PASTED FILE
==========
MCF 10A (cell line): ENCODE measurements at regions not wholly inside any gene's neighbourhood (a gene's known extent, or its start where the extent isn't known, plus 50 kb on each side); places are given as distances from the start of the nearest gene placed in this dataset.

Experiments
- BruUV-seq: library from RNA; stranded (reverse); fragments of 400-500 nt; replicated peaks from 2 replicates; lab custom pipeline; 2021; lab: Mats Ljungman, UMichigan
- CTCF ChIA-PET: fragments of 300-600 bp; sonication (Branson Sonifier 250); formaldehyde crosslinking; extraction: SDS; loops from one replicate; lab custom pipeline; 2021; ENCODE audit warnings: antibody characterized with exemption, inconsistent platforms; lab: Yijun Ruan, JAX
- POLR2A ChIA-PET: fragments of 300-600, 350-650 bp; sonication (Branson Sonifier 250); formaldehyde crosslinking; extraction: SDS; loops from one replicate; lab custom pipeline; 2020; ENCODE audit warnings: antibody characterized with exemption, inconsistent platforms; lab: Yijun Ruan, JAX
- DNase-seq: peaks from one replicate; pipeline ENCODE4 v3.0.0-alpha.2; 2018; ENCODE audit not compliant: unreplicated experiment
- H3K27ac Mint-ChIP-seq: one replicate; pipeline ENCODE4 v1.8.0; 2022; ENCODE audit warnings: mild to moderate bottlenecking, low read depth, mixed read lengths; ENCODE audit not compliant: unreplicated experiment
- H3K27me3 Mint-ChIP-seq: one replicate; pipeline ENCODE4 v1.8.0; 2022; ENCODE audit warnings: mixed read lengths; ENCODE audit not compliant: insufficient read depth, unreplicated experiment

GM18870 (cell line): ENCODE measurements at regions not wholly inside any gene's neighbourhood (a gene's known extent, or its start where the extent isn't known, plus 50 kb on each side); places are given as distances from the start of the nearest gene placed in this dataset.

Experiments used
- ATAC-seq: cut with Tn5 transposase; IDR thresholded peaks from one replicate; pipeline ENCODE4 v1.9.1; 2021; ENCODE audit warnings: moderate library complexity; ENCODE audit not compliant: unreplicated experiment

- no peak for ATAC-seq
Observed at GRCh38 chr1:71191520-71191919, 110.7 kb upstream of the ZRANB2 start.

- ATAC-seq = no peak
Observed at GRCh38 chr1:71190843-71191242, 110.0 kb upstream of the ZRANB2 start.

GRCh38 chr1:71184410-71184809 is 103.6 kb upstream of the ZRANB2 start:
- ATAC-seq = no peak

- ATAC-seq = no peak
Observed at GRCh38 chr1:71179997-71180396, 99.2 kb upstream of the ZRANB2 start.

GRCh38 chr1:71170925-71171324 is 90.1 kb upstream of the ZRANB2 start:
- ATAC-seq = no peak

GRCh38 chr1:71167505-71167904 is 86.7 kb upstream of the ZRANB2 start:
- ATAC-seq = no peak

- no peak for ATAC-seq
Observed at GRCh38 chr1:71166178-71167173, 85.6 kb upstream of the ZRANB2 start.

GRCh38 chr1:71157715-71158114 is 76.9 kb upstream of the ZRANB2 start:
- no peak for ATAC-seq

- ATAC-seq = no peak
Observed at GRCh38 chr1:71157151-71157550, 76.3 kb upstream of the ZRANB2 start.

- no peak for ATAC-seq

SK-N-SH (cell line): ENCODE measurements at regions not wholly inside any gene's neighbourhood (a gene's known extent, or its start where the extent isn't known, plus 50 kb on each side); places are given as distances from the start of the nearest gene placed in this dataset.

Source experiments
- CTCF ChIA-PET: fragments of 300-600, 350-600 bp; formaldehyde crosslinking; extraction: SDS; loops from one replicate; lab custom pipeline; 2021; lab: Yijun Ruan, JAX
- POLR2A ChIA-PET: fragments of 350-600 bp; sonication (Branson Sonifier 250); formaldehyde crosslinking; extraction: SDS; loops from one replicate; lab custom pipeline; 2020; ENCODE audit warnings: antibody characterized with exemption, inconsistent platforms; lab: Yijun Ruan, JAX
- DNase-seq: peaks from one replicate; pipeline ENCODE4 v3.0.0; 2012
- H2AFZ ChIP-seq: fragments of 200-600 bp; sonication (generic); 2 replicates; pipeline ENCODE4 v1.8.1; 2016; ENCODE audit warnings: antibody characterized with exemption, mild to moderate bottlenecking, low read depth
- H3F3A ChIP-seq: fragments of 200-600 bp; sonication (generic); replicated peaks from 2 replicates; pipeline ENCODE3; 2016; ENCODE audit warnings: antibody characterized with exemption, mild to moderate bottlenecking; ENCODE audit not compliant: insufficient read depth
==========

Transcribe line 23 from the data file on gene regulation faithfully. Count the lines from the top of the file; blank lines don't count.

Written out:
- ATAC-seq = no peak